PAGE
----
If we are going to start a conversation about risk, it’s best to start with some fundamentals. One of the most often missed, but critical, understandings is that risk and its management is unique to every individual and situation. It is always best to begin with the realization that the relative danger of any undertaking is enormously modified by the education, training and preparation of the people involved.
If you or I tried to land a 747 tomorrow, we might as well clean out the minibar first because –baby, the odds ain’t lookin good. Of course given sufficient time and educational resources, we could increase those odds to nearly 100% and, with a little drilling and review from time to time, we could continually duplicate those results. Sounds obvious because people don’t let noobs fly jets – yet if you start to study accidents, you can see that those involved have often critically shorted one of these three categories. Risk is further modified by the very real, but less tangible, human traits such as intelligence, intuition, adaptability, etc. and finally there is tolerance, what a person is willing to put on the table, modified by individual goals, fears and beliefs. So if risk is so vastly different person to person, company to company – how do we begin to teach its management intelligent tolerance and mitigation? What commonalities do we trade on?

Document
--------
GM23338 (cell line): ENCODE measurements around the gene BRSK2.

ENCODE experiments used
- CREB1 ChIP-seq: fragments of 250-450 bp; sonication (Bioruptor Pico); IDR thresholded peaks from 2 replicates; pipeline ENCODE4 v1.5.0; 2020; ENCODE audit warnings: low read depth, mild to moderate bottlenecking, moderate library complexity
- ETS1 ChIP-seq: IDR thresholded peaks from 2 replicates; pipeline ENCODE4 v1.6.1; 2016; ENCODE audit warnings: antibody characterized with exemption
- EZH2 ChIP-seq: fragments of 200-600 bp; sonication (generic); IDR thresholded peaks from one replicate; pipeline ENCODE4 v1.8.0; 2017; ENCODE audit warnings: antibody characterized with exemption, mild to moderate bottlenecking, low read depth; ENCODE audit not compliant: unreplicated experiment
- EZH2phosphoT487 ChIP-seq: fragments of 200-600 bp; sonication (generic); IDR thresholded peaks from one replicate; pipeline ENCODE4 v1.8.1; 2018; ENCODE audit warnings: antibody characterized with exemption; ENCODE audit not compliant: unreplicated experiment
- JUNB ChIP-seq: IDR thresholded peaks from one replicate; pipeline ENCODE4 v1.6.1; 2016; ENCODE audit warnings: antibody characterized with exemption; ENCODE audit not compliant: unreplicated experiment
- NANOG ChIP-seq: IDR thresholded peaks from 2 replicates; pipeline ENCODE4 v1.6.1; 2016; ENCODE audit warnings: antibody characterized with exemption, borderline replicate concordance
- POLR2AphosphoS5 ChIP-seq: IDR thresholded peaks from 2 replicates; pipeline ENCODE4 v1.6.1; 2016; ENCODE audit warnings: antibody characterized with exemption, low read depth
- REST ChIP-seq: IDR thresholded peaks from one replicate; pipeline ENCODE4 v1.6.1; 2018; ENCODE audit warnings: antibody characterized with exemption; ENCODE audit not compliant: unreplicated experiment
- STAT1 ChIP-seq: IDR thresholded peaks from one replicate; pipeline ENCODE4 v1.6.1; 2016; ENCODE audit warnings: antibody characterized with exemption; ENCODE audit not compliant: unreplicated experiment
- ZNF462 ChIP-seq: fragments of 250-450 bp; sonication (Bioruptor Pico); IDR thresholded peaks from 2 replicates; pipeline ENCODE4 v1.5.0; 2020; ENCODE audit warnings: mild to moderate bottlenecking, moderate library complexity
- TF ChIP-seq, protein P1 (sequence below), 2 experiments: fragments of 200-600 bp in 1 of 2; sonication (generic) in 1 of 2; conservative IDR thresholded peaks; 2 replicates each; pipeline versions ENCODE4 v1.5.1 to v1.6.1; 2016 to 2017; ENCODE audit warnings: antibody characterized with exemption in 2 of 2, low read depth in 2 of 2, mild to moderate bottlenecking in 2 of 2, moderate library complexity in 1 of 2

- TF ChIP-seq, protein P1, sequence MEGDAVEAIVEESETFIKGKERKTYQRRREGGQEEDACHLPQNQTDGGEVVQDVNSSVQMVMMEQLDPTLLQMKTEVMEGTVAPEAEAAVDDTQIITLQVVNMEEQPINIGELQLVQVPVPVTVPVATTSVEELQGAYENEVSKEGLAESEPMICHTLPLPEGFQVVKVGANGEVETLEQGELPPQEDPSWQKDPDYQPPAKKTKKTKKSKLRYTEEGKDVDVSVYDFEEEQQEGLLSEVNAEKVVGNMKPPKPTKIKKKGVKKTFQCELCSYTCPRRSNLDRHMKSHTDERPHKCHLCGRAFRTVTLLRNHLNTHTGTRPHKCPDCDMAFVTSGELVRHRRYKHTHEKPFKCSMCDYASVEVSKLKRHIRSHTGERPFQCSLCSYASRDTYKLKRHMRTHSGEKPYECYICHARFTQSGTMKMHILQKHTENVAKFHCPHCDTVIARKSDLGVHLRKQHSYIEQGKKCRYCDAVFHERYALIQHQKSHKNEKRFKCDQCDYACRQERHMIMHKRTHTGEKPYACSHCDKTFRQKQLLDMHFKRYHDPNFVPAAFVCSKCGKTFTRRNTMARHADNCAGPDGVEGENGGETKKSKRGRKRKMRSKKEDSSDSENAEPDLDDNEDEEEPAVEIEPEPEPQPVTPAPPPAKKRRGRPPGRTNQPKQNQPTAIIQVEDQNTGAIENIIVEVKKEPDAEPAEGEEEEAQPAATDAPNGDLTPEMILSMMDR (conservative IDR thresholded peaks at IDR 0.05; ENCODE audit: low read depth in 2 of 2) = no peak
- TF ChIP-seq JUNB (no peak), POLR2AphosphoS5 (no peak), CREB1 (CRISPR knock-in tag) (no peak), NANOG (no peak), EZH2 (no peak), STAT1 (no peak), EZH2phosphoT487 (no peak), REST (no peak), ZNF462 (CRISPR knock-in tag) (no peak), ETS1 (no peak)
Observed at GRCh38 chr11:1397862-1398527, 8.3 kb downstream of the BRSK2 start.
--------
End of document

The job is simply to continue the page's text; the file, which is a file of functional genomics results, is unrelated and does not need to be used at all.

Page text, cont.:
The simple answer is that we teach process. We trade on the fact that both the tangible and intangible components of risk can be pulled apart and sectioned out and defined. We identify each critical step then find and fill in the gaps in training and education necessary to give us a reasonable shot at success. This is where I introduce Keith, Chip and InterWest.
I met these guys almost a decade ago at the Ruby Mountain Heli-ski lodge in Northern Nevada and figured out pretty quickly that we had more in common than a love of skiing powder snow. They have become friends and mentors and they are the experts at this process.
In almost every job that I have held during my adult life, calculated risk has been a central component and theme. I have at one time or another guided both high altitude mountaineering and skiing out of helicopters, fought forest fire for the BLM and held an aviation management position in Antarctica. All of these jobs deal each day with weighing the odds of success against the potential dangers that are inherent in those environments. Through many great conversations, Keith, Chip and others have helped me understand the process of how to break down and effectively define and mitigate the hazards and then learn to communicate those risks. And now, finally, to teach this process so that others are able to do the same, each at their own level and pace. It is an ongoing process for me and everyday I try to learn to do it better.
A few weeks ago when I told my friends that I was going to be one of the guides on an attempt to climb Mt. Everest, we thought it would be a great platform to highlight the risk management systems and processes that we have found effective. The systems are virtually the same whether you are trying to grow a company, change jobs, learn a new skill or climb the world’s highest mountain. We thought perhaps that the climbing might have a little more curb appeal (As Keith would say) and that the adventure might change the way you look at the world. So if you think it sounds interesting, check in once in a while and I hope you find the subject as fascinating as we do.